In 2005, residents of the Paris projects appeared in the city’s wealthy neighborhoods—or, rather, giant photographs of them did. It was the work of JR, the French street artist who has dedicated his career to bridging gaps—physical, cultural, spiritual—among people of all backgrounds.
JR’s public art has since created thousands of similar encounters, all around the world. He has expanded into new formats—most recently with the Oscar-nominated documentary film Faces Places, which celebrates the dignity of France’s forgotten rural villages.
At the U.S.-Mexico border, his much-viewed installation helped inject humanity into our polarizing immigration debate. Like all of JR’s work, the imagery is at once playful and profound: a merry toddler peeking over the unforgiving steel barrier.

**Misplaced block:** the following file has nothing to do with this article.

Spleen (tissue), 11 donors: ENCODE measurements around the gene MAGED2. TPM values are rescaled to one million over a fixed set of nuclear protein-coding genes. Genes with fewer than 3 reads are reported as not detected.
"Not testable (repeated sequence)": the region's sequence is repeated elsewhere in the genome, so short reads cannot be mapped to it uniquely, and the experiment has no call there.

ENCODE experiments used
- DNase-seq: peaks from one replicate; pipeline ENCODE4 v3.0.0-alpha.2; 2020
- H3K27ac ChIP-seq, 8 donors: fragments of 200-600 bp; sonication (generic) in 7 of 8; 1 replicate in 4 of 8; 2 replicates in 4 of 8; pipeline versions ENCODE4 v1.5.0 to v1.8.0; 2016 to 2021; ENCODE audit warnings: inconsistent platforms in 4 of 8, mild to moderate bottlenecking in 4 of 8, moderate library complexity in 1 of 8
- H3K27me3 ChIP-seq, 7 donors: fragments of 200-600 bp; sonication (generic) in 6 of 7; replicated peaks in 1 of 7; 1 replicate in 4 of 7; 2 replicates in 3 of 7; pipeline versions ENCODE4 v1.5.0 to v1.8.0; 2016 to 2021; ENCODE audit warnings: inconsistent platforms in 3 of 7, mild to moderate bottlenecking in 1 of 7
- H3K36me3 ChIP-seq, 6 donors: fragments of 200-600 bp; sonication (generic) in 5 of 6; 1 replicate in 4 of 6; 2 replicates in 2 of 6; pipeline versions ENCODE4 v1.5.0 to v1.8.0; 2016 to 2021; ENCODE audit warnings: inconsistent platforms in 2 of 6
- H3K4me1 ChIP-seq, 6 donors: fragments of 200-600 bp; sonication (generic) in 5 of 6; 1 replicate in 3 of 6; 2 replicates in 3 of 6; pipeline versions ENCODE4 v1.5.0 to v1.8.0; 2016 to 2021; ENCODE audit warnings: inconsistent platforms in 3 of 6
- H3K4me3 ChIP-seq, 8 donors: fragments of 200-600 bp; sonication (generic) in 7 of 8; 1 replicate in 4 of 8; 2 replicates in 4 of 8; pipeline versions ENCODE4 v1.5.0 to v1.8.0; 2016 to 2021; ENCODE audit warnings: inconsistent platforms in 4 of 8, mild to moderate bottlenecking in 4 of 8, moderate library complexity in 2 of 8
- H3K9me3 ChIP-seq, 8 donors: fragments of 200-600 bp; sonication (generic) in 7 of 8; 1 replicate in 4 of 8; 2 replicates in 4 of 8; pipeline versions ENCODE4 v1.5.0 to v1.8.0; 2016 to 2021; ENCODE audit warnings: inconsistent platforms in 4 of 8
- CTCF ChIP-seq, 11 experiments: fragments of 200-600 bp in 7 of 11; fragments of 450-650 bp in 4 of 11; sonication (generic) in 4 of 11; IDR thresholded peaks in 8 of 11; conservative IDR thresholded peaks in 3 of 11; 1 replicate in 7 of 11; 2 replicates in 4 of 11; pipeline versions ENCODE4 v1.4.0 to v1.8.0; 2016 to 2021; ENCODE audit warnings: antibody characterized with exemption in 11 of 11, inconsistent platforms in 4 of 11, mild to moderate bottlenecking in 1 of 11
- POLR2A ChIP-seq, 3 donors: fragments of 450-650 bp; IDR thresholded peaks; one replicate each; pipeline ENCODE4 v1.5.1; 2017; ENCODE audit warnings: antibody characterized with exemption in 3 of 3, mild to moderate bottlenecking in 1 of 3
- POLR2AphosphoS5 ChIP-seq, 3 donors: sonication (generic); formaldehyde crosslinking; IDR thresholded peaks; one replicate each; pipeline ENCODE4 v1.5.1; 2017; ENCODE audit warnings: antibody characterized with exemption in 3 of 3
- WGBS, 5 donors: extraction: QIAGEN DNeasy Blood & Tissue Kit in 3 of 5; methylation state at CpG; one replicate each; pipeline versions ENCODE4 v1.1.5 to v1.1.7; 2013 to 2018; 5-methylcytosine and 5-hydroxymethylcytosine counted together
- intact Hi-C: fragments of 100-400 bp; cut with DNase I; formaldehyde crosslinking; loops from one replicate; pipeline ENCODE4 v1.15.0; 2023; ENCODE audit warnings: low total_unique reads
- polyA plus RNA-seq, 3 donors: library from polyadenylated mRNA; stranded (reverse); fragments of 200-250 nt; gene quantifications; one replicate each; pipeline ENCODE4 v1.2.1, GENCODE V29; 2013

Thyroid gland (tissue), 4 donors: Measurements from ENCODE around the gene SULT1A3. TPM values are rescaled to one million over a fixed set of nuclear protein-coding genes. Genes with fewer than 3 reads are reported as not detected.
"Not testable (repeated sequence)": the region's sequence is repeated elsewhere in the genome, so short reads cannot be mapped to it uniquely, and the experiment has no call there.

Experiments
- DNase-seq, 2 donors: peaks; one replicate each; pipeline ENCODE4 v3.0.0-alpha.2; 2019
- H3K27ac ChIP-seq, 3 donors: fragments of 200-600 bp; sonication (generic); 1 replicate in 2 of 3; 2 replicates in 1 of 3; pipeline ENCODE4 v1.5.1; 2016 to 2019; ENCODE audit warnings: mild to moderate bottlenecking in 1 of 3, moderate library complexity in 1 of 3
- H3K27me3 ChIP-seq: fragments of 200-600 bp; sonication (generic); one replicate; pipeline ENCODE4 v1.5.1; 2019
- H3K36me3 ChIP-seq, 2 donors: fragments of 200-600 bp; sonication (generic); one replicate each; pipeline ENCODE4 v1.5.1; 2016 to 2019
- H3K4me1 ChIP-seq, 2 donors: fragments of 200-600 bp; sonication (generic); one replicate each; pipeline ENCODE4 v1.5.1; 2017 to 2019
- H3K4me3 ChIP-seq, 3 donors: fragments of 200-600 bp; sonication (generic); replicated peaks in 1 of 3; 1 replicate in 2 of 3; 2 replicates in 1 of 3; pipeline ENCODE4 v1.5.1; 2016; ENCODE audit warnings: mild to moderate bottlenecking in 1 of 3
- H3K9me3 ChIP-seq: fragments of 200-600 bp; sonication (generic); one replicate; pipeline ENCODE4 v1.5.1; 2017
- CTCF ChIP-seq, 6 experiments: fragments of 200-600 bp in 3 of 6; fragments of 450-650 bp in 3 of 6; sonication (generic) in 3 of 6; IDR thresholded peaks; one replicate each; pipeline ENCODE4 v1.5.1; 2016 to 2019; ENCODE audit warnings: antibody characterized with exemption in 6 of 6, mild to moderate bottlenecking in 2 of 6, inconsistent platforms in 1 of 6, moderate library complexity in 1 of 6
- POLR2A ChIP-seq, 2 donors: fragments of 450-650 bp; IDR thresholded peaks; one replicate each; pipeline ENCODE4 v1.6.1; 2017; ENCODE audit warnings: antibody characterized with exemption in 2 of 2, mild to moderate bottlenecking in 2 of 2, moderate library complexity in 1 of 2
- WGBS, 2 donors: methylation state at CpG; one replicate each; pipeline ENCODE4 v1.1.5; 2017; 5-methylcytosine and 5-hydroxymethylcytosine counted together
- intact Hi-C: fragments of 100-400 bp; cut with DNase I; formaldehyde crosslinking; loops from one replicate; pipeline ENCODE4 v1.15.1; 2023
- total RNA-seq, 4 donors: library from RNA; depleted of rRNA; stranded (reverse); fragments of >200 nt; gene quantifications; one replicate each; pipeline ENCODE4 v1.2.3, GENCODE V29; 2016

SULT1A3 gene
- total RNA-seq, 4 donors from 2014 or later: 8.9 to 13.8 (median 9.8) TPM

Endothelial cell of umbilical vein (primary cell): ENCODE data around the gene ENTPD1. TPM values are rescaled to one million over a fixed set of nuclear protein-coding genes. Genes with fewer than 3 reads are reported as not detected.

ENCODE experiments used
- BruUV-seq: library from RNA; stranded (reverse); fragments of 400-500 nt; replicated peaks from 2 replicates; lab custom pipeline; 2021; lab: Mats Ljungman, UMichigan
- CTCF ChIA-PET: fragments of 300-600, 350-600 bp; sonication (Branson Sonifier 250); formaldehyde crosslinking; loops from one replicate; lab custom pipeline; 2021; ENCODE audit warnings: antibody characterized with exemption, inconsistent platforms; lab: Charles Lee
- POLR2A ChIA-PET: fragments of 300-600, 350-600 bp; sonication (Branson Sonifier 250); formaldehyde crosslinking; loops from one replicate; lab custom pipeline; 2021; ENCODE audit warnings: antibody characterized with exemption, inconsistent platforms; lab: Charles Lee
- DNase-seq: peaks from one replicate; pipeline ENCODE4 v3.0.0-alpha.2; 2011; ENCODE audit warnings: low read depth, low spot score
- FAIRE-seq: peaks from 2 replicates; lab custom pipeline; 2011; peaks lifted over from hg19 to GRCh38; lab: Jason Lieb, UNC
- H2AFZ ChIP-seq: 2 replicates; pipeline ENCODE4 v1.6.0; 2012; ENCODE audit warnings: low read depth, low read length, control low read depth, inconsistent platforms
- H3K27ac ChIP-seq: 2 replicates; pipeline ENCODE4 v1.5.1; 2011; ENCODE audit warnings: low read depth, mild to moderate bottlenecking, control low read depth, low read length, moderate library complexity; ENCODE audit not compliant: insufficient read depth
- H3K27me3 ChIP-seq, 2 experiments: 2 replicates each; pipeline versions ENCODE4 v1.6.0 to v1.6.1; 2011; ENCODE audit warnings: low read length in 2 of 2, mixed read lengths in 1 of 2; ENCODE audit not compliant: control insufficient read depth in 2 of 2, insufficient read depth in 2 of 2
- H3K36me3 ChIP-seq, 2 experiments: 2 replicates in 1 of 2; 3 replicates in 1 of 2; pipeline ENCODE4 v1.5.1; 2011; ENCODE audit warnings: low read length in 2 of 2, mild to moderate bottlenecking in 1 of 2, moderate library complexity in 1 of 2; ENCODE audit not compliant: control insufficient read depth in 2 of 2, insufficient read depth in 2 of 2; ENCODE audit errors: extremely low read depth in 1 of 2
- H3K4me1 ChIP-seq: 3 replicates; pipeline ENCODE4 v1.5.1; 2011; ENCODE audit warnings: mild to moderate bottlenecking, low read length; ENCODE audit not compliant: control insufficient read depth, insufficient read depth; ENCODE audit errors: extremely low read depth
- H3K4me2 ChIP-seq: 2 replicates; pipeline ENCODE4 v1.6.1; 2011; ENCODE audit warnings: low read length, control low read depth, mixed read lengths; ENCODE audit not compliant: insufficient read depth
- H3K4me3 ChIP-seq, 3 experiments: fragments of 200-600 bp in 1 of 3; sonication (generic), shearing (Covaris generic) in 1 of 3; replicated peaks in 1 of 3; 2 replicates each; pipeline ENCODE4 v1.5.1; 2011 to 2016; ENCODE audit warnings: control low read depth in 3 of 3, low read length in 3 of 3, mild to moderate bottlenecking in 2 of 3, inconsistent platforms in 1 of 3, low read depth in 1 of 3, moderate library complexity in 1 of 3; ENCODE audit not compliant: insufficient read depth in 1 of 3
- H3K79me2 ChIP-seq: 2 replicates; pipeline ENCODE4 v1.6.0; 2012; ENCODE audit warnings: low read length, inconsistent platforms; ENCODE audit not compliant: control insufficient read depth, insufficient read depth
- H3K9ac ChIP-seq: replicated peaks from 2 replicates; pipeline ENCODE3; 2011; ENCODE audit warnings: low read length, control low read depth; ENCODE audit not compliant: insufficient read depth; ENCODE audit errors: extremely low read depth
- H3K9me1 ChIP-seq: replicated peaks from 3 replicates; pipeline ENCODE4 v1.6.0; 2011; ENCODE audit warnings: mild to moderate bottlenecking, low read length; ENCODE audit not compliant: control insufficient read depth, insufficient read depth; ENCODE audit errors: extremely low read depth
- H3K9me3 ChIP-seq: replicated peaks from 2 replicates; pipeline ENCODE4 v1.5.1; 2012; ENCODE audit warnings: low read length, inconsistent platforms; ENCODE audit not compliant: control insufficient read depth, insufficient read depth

In 2013, I partnered with JR on Inside Out/Dreamers, an art installation that toured the U.S. The project inspired so much participation that we decided to do it again last year, allowing “Dreamers” and their communities to show their support for the Dream Act in a beautiful and powerful way. The legislation has stalled, but the connections the project sparked continue. JR’s art changes the ways we perceive each other. The impact of that shift may be far greater than we imagine.
Powell Jobs is the founder and president of Emerson Collective